Maureen Doherty keeps her cool and explains things articulately. She appears to be speaking from experience. She has lived in the smaller hamlets. After I spoke with my face getting increasingly red, she spoke with icy cool tones. From her experience in the hamlets there is an unofficial way of dealing with homelessness and hunger. People help each other. She painted a rosy picture of community in which no one fell through the cracks. Seeing double. My name is quoted but the words are not mine. They are hers. I am uncomfortable when she speaks. I recognize what is happening. It is on this note that the meeting has really ended regardless of what will be said afterwards. Has she found the right words to sanitize my images, to place them into a narrow, unique context that is not wide spread? Has she found the words to say what everyone really wants to hear? Things aren’t so bad. These are growing pains.

In the back of my mind, I recall the admonitions of the United Nations, criticizing Canada for the way in which the poor among us are treated.

Icelandic visitors

Yesterday when David Audlakiak was here, he asked Ari about his home Iceland but he was really asking about Greenland. David feels that since Greenland has had homerule for twenty years it has made progress to resolving problems that could help Inuit here. Ari agreed. He said that for problems like alcoholism, the Greenlanders do not focus on the older people. They focus on the young. In the earliest years children are taught about the social and physical harm alcohol causes. David was very interested. He thought that the municipal representatives here should be travelling to Greenland to learn from them. Ari suggested that he write to his MLA’s and encourage them to go.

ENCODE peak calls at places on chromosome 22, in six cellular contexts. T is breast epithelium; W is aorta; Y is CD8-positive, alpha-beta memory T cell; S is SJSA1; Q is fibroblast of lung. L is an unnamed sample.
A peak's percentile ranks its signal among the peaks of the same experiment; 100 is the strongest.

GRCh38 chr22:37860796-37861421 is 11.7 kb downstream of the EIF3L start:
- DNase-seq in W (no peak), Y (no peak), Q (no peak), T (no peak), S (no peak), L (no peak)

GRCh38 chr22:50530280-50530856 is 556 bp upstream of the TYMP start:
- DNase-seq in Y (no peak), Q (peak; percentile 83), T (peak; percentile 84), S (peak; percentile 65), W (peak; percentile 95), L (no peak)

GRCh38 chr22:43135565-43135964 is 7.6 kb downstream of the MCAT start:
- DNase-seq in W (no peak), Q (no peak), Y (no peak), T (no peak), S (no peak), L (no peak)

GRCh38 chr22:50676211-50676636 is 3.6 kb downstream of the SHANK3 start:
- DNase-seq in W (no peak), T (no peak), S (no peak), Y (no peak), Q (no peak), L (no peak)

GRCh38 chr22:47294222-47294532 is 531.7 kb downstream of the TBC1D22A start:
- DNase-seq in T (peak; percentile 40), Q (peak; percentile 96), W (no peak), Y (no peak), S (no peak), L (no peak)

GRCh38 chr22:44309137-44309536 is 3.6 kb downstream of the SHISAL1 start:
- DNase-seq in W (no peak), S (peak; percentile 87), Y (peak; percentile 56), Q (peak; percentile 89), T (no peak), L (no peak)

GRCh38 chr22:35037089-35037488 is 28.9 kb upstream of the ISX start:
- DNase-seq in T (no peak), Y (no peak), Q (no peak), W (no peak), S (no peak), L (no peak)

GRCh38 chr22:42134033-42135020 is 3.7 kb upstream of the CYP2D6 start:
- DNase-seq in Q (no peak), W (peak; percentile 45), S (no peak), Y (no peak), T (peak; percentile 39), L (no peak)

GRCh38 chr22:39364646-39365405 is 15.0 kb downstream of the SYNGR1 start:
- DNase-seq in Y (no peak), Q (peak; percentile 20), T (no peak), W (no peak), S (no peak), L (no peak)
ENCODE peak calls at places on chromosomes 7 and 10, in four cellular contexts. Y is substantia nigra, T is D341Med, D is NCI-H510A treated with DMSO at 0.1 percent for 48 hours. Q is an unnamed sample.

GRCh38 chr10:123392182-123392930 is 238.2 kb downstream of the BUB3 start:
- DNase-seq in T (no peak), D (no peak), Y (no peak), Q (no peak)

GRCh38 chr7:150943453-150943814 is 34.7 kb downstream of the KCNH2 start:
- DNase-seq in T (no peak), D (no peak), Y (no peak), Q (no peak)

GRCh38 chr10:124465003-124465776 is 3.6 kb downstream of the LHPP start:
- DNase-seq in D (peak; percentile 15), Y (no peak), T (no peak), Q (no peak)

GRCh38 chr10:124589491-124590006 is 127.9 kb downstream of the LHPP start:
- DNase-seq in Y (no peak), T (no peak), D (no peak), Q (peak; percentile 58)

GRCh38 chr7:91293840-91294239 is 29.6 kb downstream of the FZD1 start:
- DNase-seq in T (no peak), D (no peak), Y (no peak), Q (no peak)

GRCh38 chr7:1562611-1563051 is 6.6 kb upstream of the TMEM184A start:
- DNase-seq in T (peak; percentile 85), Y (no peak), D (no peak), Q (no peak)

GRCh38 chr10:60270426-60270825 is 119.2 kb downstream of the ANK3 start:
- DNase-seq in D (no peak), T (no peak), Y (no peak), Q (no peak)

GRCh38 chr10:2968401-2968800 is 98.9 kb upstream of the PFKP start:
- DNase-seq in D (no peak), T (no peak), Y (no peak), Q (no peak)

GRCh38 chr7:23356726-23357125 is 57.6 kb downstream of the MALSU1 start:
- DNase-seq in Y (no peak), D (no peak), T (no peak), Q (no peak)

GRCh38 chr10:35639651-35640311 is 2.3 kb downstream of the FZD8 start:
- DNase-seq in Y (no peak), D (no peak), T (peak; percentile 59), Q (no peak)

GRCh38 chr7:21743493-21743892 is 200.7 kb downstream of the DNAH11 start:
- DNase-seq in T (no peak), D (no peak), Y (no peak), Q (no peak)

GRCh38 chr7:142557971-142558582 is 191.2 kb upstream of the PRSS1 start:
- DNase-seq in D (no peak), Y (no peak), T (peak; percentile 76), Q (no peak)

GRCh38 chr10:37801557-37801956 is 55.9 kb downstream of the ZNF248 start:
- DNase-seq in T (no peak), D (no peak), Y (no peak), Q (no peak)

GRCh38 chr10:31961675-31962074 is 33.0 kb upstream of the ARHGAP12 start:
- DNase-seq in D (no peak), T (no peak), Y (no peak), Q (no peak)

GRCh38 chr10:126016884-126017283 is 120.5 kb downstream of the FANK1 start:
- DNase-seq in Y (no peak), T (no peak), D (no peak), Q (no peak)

As David Audlakiak came into the dining room and looked around at the brightly lit rooms and the tastefully decorated furnishings, he commented on how much the place had changed.  He had been in the House many years ago.

I invited him to sit in the living room. As he sat down and looked around he commented with humour, “No wonder we have problems! We have seven churches and a Road to Nowhere!”

Ari and I listened as he spoke from his heart about his concerns for his people. He felt that these churches, the social workers, those from the south, all brought solutions for the south. Their solutions didn’t work here. They would try but after about a year, they realized it wouldn’t work. He longed for solutions that started from here. He recognised that the elders have been intimidated into silence. He feels they have been the object of elder abuse, beaten by family members too drunk to know what they are doing. The elders have been told too often that their knowledge is of no use today. David Audlakiak doesn’t believe that. David Audlakiak  was there at the NAC Interviewing the Elders week. He remembered going out camping with his father. His father had enough legends to last a two week hunting trip.

At one point he looked around the room again as if he were seeing something in it for the first time. “This place is good for our young people. They should be coming here. Our young people should know about this place. This place is free of violence.”